Study reveals COVID-19 transmission rate on trains

IMAGE: Attack rate of COVID-19 per different seats and co-travel time on a high-speed train

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University of Southampton

A study by scientists from the University of Southampton has examined the chances of catching COVID-19 in a train carriage carrying an infectious person.

Based on high-speed routes in China, researchers from WorldPop found that for train passengers sitting within three rows (widthwise) and five columns (lengthwise) of an infected person (index patient) between zero and ten percent (10.3) caught the disease. The average rate of transmission for these 'close contact' travellers was 0.32 percent.

The study, in collaboration with the Chinese Academy of Sciences, China Academy of Electronics and Information Technology, and Chinese Centre for Disease Control and Prevention, also showed that passengers travelling in seats directly adjacent to an index patient suffered the highest level of transmission, with an average of 3.5 percent contracting the disease. For those sitting on the same row, the figure was 1.5 percent.

The 'attack rate' for each seat - the number of passengers in a given seat diagnosed with COVID-19, divided by the total number of passengers travelling in the same seat - increased by 0.15 percent for every hour that a person travelled with an index patient. For those in adjacent seats, this rate of increase was higher at 1.3 percent per hour.

Interestingly, the researchers found that only 0.075 percent of people who used a seat previously occupied by an index patient went on to contract the disease.

Details are published in the journal Clinical Infectious Diseases.

The WorldPop team, experts in population mapping, used sophisticated modelling to analyse anonymised itinerary and infection data relating to train passengers on China's high-speed G train network. This included those who had COVID-19 at the time of travel and their close contacts (who showed symptoms within 14 days of travel). The data, covering a period between 19 December 2019 and 6 March 2020, included 2,334 index patients and 72,093 close contacts. Their travel times ranged from between less than an hour to eight hours.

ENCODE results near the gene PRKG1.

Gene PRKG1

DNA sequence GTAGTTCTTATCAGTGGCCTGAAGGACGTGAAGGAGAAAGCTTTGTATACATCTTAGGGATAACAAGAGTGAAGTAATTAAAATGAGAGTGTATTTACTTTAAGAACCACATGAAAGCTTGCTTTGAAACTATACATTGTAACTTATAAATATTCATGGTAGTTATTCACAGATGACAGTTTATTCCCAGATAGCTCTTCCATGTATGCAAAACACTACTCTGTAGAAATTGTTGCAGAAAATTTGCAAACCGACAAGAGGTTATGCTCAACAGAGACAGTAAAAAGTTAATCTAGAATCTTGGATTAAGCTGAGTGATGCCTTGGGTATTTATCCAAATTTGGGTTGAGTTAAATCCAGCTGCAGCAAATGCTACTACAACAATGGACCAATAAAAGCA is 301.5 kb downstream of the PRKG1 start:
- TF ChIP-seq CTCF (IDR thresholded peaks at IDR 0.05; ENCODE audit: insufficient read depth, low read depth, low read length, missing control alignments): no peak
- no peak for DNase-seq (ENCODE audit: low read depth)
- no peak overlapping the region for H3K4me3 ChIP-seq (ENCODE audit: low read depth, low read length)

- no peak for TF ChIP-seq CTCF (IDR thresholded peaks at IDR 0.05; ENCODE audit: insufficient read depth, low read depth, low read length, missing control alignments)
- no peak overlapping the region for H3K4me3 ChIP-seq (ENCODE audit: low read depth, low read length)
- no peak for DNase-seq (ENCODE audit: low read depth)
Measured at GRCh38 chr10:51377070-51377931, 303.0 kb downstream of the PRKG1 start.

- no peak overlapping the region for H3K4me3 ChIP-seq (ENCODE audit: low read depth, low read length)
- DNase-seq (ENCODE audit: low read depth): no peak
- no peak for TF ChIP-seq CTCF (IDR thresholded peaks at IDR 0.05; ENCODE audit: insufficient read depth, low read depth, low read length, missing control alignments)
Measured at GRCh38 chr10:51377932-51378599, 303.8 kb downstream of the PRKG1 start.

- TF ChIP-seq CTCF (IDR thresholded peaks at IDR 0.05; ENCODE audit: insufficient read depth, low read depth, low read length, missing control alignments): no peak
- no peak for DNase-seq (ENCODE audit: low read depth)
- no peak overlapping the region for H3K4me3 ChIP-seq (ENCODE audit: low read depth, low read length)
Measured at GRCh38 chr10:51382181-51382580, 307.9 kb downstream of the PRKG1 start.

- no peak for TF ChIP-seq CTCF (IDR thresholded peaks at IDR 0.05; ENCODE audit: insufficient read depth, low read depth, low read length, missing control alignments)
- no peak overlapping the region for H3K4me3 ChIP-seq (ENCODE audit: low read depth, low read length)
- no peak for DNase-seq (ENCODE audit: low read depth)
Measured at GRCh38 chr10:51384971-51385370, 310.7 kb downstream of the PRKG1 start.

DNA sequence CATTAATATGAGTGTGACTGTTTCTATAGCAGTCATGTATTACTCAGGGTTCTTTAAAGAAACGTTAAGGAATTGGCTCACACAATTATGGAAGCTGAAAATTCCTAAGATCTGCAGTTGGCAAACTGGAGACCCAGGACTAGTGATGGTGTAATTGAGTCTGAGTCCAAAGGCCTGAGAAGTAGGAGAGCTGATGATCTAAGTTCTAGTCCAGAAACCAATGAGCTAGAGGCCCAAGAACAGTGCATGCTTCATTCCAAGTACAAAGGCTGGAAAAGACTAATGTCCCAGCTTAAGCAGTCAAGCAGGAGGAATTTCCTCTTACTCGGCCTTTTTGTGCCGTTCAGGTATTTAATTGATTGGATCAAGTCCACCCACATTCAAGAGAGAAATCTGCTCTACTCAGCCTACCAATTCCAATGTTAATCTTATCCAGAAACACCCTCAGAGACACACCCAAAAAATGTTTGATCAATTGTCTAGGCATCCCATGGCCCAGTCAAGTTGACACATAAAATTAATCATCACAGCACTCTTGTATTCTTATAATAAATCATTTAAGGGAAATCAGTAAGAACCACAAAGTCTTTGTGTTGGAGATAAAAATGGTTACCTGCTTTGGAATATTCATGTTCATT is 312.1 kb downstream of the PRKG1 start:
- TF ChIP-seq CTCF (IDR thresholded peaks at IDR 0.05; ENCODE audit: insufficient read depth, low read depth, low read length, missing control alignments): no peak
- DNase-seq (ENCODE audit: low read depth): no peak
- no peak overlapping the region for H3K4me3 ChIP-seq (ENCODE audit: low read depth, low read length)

Lead investigator, Dr Shengjie Lai, comments: "Our study shows that although there is an increased risk of COVID-19 transmission on trains, a person's seat location and travel time in relation to an infectious person can make a big difference as to whether it is passed on. The findings suggest that during the COVID-19 epidemic it is important to reduce the density of passengers and promote personal hygiene measures, the use of face coverings and possibly carry-out temperature checks before boarding."

The researchers conclude that given the attack rates estimated for passengers in the same row as an index patient, a safe social distance of more than one metre is required for one hour spent travelling together. After two hours of contact, they consider a distance of less than 2.5 metres may be insufficient to prevent transmission.

Director of WorldPop, Professor Andy Tatem adds: "Our research is the first to quantify the individual risk of COVID-19 transmission on public transport based on data from epidemiological investigations of disease cases and their close contacts on high-speed trains.

"It shows that the transmission risk not only relates to the distance from an infected person, but also the time in their presence. We hope it can help to inform authorities globally about measures needed to guard against the virus and in-turn help to reduce its spread."

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University of Southampton